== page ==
Orwell, whose real name is Eric Arthur Blair, was born on June 25, 1903 in what is now known as the Gyanbabu Chowk locality in Motihari, Bengal Presidency (present-day East Champaran district, Bihar, India), in British India. His father, Richard Walmesley Blair, worked in the Opium Department of the Indian Civil Service. His mother, Ida Mabel Blair (née Limouzin), grew up in Moulmein, Burma, where her French father was involved in speculative ventures. Eric had two sisters: Marjorie, five years older, and Avril, five years younger. When Eric was one year old, his mother took him and his sister to England. He never visited his birthplace again. He died in 1950 aged 47.
Eric Arthur Blair (25 June 1903 – 21 January 1950), who used the pen name George Orwell, was an English novelist, essayist, journalist and critic. His work is marked by lucid prose, awareness of social injustice, opposition to totalitarianism, and outspoken support of democratic socialism. Orwell wrote literary criticism, poetry, fiction, and polemical journalism. He is best known for his dystopian novel Nineteen Eighty-Four (published in 1949) and the allegorical novella Animal Farm (1945). His non-fiction works, including The Road to Wigan Pier (1937), documenting his experience of working class life in the north of England, and Homage to Catalonia (1938), an account of his experiences in the Spanish Civil War, are widely acclaimed, as are his essays on politics, literature, language, and culture. In 2008, The Times ranked him second on a list of "The 50 greatest British writers since 1945".
Orwell's work continues to influence popular and political culture, and the term Orwellian – descriptive of totalitarian or authoritarian social practices – has entered the language together with many of his neologisms, including cold war, Big Brother, thought police, Room 101, memory hole, newspeak, doublethink, and thought crime.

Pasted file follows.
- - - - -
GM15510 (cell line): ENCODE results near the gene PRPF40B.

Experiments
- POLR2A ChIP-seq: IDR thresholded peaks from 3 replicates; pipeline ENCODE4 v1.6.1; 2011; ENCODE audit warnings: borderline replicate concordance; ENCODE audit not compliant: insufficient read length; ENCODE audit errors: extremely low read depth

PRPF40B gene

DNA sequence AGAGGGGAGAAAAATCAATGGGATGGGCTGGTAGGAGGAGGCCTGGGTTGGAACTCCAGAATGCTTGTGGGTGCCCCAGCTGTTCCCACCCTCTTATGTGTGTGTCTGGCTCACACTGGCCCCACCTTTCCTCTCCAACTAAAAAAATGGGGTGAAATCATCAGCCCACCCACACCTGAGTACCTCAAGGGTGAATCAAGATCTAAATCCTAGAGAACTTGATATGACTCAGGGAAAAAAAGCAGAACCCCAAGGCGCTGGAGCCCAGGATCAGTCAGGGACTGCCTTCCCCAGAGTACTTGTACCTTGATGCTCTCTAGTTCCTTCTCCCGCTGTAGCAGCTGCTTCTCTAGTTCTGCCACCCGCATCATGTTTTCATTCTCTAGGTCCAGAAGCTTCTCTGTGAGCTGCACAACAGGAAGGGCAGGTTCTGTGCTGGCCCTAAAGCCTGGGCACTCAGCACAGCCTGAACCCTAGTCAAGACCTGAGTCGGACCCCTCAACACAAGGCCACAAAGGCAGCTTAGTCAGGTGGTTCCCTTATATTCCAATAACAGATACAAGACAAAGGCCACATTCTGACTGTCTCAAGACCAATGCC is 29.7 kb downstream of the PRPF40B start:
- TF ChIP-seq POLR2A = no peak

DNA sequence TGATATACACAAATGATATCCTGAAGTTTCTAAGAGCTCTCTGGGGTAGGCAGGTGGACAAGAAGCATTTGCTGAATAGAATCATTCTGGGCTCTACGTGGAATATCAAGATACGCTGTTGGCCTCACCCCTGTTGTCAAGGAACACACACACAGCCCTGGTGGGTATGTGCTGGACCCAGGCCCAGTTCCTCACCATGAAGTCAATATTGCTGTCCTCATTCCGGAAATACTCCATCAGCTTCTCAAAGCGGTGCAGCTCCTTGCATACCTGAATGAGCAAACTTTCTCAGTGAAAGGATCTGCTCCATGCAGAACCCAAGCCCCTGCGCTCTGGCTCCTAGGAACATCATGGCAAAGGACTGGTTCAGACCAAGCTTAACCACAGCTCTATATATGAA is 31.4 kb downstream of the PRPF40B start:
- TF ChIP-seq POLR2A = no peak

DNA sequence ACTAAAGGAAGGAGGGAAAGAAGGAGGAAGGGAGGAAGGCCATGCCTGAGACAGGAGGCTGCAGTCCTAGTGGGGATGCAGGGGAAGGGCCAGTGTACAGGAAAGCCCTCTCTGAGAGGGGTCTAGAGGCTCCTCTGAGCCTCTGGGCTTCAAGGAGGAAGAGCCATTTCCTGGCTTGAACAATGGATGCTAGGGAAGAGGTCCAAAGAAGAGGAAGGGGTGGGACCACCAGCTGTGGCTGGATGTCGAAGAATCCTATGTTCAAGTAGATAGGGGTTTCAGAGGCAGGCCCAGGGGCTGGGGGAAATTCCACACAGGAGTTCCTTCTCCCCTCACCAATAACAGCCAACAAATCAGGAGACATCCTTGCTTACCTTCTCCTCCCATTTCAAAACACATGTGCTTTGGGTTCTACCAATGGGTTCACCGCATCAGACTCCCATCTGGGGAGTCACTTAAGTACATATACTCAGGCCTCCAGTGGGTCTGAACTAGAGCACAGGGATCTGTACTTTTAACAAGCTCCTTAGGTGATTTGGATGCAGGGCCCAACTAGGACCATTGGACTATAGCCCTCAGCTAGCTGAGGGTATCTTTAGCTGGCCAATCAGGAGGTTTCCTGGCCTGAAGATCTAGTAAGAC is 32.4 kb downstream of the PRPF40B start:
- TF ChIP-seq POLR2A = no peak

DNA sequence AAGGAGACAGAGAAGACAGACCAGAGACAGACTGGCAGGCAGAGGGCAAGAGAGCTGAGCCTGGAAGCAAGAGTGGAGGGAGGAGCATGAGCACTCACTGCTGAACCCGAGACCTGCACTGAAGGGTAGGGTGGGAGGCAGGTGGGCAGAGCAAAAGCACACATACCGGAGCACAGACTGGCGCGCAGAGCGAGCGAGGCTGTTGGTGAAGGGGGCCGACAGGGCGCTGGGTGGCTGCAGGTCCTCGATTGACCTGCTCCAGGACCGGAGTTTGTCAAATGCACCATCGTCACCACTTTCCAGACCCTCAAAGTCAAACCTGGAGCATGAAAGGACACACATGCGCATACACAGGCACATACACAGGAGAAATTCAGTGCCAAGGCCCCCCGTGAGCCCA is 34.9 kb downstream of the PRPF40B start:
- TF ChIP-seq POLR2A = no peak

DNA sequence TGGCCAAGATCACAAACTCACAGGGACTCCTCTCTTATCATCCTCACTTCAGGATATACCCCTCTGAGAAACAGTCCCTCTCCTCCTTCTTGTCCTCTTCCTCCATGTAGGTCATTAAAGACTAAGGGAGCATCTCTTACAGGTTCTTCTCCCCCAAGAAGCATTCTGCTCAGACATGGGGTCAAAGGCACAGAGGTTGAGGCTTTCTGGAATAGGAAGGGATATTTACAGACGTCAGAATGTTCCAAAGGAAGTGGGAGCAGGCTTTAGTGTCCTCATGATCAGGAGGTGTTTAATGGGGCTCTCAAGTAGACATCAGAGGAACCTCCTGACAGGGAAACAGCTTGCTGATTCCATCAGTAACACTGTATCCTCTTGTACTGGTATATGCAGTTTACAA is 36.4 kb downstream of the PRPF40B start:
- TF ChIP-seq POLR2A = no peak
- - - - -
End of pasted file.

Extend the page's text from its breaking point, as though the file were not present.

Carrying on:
Orwell’s The Motihari house lay neglected for decades until a visit in 1983 by Scottish journalist Ian Jack, who was tracing Orwell’s roots for an article to be published in the following, symbolically significant year. In the subsequent article, Jack claimed not a single person in the town had been aware of the great writer’s local roots.
In 2014 it was announced that Orwell's birthplace, a bungalow in Motihari, Bihar, in India would become the world's first Orwell museum. His birthplace and ancestral house in Motihari has been declared a protected monument of historical importance. Conservationists in India have started to restore the dilapidated colonial bungalow in which George Orwell was born, as the government of Bihar state announced plans to convert it into a museum dedicated to the author. Besides the three-room house in which Orwell was born on 25 June 1903, the property in the small town of Motihari consists of a few tiny cottages and a large warehouse that was used to store opium. Orwell's father, Richard W Blair, worked in the remote town near the Indian-Nepalese border for the opium department, supervising poppy growers and collecting opium for export to China.
Many of the buildings are in ruins, but the bungalow and a nearby cottage still stand, and are being restored along with the warehouse. Today, the house has been finally renovated into a museum which state officials hope will become a pilgrimage site similar to Shakespeare’s Stratford-upon-Avon or Tolstoy’s Yasnaya Polyana.
For many years it was in possession of a government school until the state government acquired the land around it under the Bihar Ancient Monument (Protection) Act, 1976 a few years ago.
Motihari is part of East Champaran district, a region from where in 1917 Mahatma Gandhi launched the civil disobedience movement that ultimately resulted, 30 years later, in the departure of the British from India. Gandhi had been moved by the plight of cultivators in Bihar who were being forced to produce opium and indigo for the lucrative markets of China and Europe respectively.